House Geckos are found throughout the tropical world, and they do a great job of decreasing the numbers of insects entering people’s homes in those tropical locales.
Hemidactylus frenatus are widely distributed and found in Australasia, Africa and the Americas (mostly the Neotropics). House Geckos inhabit low elevations where human domiciles are found. They are generally located in houses and apartments of the tropical region. In Costa Rica, they are spotted in some national parks also including Barra Honda National Park, Tortuguero National Park, Manuel Antonio National Park, Guanacaste National Park and Santa Rosa National Park.
Mating & Reproduction
Males copulate with females by mounting them, and females can store sperm for up to eight months at a time choosing to fertilize their eggs when food appears more plentiful. They lay two eggs at a time in places that are perceived to be secure, and these egg laying sites might consist of an opening in a wall, an old shoe, unused clothes, leaf litter, closets, window moldings, ceilings, beams or in trees.
Geckos can be seen day or night in certain places, but they primarily hunt at night when insects are attracted to electric light sources. They may hunt with more regularity in the day if they live in the wild. One of the most interesting features of House Geckos is their ability to walk vertically up a wall or even upside down on a ceiling. They accomplish this due to tiny hairs that extend from their toes and secrete a sticky substance. Some species have suction cup like feet, but the majority have the tiny hair follicles that might be considered similar to Velcro.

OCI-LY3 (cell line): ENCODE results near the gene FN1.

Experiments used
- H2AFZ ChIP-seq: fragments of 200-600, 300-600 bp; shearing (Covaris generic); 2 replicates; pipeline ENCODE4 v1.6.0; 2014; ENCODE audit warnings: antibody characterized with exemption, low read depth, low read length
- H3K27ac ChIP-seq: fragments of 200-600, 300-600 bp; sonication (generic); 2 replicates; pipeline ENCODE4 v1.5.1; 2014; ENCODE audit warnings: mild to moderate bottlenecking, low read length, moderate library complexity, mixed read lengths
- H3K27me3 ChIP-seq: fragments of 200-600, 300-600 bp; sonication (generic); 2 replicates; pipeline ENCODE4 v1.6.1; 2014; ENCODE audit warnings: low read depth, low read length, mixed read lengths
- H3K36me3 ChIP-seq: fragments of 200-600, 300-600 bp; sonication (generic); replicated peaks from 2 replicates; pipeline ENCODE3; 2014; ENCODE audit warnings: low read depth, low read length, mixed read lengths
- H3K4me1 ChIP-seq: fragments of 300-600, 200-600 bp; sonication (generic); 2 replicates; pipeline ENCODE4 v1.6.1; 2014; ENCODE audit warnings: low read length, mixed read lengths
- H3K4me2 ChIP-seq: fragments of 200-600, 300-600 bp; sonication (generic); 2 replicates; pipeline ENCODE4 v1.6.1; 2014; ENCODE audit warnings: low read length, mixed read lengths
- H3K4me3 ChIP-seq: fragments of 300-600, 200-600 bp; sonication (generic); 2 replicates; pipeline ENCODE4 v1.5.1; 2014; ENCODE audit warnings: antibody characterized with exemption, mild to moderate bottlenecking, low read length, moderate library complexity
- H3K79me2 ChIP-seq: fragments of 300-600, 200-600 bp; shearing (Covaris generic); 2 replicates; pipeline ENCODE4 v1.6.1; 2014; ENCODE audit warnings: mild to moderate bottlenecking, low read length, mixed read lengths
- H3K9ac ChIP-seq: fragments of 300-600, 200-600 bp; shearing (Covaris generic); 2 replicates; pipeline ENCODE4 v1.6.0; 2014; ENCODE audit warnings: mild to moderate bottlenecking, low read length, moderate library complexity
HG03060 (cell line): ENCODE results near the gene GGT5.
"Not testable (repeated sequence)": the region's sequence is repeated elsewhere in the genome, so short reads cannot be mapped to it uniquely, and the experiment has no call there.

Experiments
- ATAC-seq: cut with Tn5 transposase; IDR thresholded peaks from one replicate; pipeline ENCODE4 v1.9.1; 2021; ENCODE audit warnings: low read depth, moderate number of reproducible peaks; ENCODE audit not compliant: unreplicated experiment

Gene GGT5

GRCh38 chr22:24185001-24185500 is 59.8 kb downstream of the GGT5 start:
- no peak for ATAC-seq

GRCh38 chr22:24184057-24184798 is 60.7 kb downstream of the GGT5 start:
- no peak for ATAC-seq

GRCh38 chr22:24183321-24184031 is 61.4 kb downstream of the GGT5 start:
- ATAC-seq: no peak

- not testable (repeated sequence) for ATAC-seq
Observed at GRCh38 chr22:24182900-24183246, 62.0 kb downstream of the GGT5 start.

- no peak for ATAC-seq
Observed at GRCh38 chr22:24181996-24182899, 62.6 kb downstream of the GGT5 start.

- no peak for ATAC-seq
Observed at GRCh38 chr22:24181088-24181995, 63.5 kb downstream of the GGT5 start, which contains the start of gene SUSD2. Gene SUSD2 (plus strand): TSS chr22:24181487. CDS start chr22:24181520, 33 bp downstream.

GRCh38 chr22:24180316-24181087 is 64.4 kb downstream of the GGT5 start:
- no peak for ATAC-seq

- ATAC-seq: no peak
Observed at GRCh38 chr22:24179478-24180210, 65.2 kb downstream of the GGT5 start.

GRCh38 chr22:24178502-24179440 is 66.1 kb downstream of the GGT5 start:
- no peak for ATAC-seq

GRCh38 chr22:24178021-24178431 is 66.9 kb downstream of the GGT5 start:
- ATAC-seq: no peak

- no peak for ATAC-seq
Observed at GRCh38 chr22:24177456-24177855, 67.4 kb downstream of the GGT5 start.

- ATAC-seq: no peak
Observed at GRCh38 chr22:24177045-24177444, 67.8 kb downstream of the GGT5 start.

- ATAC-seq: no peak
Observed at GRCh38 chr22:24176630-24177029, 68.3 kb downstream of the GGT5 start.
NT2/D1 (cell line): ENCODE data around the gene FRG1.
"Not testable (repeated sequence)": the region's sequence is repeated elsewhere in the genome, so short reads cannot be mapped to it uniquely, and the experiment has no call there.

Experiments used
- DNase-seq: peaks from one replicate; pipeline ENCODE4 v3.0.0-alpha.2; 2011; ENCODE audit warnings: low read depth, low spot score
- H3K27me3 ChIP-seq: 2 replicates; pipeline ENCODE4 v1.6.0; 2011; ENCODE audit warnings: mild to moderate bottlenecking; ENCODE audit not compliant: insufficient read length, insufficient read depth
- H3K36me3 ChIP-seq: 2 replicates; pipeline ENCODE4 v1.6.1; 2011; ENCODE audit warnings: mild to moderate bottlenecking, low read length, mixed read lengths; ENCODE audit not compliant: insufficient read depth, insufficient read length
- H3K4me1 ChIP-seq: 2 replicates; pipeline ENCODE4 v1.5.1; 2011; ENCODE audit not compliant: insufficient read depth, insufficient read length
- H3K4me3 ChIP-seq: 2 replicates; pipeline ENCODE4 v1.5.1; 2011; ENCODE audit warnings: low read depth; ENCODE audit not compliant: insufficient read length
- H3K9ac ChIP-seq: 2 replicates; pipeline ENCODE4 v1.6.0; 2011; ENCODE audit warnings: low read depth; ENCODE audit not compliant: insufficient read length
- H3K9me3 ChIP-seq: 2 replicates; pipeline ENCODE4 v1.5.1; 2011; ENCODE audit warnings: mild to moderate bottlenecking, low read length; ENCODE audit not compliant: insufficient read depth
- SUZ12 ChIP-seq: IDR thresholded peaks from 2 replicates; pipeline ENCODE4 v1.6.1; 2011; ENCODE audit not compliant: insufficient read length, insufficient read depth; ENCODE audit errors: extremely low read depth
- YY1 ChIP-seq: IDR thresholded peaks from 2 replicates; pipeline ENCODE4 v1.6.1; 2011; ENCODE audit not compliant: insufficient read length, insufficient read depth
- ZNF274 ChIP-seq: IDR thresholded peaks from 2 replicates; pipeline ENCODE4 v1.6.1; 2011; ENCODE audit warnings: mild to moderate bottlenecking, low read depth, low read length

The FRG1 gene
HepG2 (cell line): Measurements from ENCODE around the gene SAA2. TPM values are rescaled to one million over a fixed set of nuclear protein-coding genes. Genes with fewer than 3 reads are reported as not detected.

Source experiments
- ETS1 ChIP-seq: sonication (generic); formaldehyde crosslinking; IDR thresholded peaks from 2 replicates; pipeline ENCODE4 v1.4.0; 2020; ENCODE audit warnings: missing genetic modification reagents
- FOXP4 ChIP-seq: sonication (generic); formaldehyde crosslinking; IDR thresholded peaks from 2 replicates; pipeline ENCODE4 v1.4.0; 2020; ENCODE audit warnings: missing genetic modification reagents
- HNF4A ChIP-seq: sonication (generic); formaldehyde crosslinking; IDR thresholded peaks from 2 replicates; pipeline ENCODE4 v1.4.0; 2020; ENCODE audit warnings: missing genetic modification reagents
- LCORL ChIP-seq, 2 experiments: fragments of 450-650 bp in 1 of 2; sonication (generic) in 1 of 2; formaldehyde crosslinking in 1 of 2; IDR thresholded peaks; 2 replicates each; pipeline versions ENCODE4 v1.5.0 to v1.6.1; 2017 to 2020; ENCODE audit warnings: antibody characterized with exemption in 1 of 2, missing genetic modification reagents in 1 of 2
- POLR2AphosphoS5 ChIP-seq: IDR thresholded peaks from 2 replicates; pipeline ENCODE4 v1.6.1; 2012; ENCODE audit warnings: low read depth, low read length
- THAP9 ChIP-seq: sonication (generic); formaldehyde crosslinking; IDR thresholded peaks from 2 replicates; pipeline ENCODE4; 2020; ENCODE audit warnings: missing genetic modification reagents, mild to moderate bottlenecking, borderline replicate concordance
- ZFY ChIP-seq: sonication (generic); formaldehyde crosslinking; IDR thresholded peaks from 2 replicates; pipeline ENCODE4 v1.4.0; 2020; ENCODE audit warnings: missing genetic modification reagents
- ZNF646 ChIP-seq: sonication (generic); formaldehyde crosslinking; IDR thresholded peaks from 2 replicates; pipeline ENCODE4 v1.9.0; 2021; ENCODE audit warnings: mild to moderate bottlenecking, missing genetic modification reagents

House Geckoes can be found on many tropical islands. They accomplish this feat by floating on flotsam in the sea, and thus they are found in places like Polynesia, the Philippines and Micronesia.
Geckos are incredibly strong for their size, as well. They are able to hang from one toe when suspended, and use that as a means to catch prey near lights on the ceiling.
Where to see it in Costa Rica: Barra Honda National Park, Tortuguero National Park, Manuel Antonio National Park, Guanacaste National Park, Santa Rosa National Park
Migration Pattern: non-migratory
Habitat: low elevations in human habitations
Size: length=76-150 mm weight=negligible
Species: Hemidactylus frenatus